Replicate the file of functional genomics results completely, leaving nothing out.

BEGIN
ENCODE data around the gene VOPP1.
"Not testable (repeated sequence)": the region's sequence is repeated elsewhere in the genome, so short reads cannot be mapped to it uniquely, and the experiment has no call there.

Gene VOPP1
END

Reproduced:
ENCODE data around the gene VOPP1.
"Not testable (repeated sequence)": the region's sequence is repeated elsewhere in the genome, so short reads cannot be mapped to it uniquely, and the experiment has no call there.

Gene VOPP1